How To Get Involved In The Music Business… As A Teenager


By Lauren Armao

The music and entertainment industry is one of the most lucrative career fields. However, while you might think that it’s a difficult industry to break into, there are actually a number of ways you can get involved… even if you’re still in high school or college. Here are just a few:

#1. Write/shoot for a publication

This is one of the easiest things you can do to get a start in the business while underage. You won’t get paid, but you’ll gain connections, experience, and a general knowledge of the business of music as well as journalism. Writing articles every week can help you better your grammar and develop your writing style, and contributing as a photographer will help you build up your portfolio and your press contacts. There’s a ton of smaller publications looking for contributors… including Melodic! Or, if you have a more entrepreneurial spirit, start your own!

#2. Work/intern at a music venue

If you’re 18+ and live near a local venue, you might want to stop by and ask if they’re hiring. Working at a venue will give you a more up-close look at the business of live music and show promotion, and if you do your job well, you can walk away with a few great references from people in the business to put on your resume. Plus, you get to watch live music while you work… I rest my case.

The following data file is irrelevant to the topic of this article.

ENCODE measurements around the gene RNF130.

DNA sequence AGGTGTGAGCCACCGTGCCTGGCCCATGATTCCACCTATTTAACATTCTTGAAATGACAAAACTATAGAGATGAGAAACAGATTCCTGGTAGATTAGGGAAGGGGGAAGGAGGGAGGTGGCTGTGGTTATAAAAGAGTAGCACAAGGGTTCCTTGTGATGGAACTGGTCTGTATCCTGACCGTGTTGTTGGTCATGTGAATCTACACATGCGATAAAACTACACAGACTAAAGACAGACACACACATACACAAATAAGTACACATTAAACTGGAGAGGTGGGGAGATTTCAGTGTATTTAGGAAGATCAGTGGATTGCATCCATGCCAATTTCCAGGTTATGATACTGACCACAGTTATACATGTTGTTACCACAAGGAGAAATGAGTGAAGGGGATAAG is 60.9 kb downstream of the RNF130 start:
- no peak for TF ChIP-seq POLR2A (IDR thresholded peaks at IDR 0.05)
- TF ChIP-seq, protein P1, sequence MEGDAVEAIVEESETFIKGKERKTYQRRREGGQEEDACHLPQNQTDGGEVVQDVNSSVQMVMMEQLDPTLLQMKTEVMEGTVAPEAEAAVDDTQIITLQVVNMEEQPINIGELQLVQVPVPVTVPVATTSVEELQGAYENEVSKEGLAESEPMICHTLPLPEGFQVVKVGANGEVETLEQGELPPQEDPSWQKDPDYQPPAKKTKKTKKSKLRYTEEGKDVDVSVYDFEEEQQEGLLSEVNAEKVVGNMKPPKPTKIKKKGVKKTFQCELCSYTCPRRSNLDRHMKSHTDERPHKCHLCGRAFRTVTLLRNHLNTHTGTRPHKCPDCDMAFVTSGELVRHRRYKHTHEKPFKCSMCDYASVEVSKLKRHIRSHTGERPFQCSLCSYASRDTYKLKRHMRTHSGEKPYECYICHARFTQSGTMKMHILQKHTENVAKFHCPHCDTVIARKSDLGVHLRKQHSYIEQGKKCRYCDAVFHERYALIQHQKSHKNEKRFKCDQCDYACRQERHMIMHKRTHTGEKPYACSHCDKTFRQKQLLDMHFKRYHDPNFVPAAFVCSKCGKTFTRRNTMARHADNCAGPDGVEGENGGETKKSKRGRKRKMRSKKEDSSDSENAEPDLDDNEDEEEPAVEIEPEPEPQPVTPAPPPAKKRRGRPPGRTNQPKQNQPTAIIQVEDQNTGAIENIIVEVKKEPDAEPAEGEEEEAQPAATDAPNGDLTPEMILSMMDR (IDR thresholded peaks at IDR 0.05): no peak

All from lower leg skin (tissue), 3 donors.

#3. Join a street team

Got time on your hands, a form of transportation, and a passion for a certain band or record label? Joining a street team might be right up your alley. Street teams are groups of people that a record label recruits to help promote certain bands on that particular label. As a street team member, you’ll be sent posters, stickers, and other promotional materials you’ll need to put up around your city and hand out before shows. Street team members can also be eligible for special perks, like free concert tickets!

#4. Work with local bands

If you’re an artist (graphic design, photo, video) or pursuing a business-type profession (public relations, management, etc) consider reaching out to local bands to ask if they’d be interested in your services. You could offer to take some promotional photos for them, run their instagram, or design their next album cover. Whatever you’re good at, someone can use your help!

#5. Work at a record store

There’s a lot more that goes into owning a record store than you may think, and working at one can help you gain valuable knowledge about owning a business, the distribution side of the music industry, and some good customer service. Plus, it can give you a chance to be exposed to many different types of music and albums that you wouldn’t otherwise have found.

#6. Support your local scene

Even if you aren’t able to participate in any of the ways above, it’s important to remember that you’re contributing to the industry every time you buy concert tickets, stream or buy music, and post on social media about your favorite artists. Every city has their own little corner of the music industry, and I highly encourage everyone to explore their home city’s musical history. People: support local bands, buy tickets to their shows, and shop at independent record stores!

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